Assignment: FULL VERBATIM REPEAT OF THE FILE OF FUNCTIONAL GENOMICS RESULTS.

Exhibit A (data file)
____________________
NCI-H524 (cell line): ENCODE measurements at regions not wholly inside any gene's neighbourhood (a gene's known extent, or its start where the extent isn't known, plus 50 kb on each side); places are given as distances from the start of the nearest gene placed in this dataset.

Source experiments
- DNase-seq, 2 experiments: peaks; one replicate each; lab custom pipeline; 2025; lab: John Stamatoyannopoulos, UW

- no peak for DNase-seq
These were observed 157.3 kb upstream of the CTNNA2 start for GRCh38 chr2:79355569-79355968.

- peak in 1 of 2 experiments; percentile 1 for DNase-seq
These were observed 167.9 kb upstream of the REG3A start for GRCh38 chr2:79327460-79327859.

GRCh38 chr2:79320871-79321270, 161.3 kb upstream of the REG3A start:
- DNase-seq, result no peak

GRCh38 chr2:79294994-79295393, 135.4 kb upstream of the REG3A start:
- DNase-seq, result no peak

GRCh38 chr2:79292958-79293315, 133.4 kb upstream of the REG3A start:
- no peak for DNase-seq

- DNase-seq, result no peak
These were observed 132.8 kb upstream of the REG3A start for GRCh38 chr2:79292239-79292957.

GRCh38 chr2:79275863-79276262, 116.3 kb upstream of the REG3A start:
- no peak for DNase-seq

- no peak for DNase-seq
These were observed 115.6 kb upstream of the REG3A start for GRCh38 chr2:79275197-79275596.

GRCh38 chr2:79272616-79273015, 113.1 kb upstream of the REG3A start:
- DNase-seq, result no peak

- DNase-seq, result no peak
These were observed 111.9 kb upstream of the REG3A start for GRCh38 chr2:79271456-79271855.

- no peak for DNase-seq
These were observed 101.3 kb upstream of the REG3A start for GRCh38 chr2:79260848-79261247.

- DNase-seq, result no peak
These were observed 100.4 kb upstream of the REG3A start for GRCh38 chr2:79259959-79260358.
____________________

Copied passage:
NCI-H524 (cell line): ENCODE measurements at regions not wholly inside any gene's neighbourhood (a gene's known extent, or its start where the extent isn't known, plus 50 kb on each side); places are given as distances from the start of the nearest gene placed in this dataset.

Source experiments
- DNase-seq, 2 experiments: peaks; one replicate each; lab custom pipeline; 2025; lab: John Stamatoyannopoulos, UW

- no peak for DNase-seq
These were observed 157.3 kb upstream of the CTNNA2 start for GRCh38 chr2:79355569-79355968.

- peak in 1 of 2 experiments; percentile 1 for DNase-seq
These were observed 167.9 kb upstream of the REG3A start for GRCh38 chr2:79327460-79327859.

GRCh38 chr2:79320871-79321270, 161.3 kb upstream of the REG3A start:
- DNase-seq, result no peak

GRCh38 chr2:79294994-79295393, 135.4 kb upstream of the REG3A start:
- DNase-seq, result no peak

GRCh38 chr2:79292958-79293315, 133.4 kb upstream of the REG3A start:
- no peak for DNase-seq

- DNase-seq, result no peak
These were observed 132.8 kb upstream of the REG3A start for GRCh38 chr2:79292239-79292957.

GRCh38 chr2:79275863-79276262, 116.3 kb upstream of the REG3A start:
- no peak for DNase-seq

- no peak for DNase-seq
These were observed 115.6 kb upstream of the REG3A start for GRCh38 chr2:79275197-79275596.

GRCh38 chr2:79272616-79273015, 113.1 kb upstream of the REG3A start:
- DNase-seq, result no peak

- DNase-seq, result no peak
These were observed 111.9 kb upstream of the REG3A start for GRCh38 chr2:79271456-79271855.

- no peak for DNase-seq
These were observed 101.3 kb upstream of the REG3A start for GRCh38 chr2:79260848-79261247.

- DNase-seq, result no peak
These were observed 100.4 kb upstream of the REG3A start for GRCh38 chr2:79259959-79260358.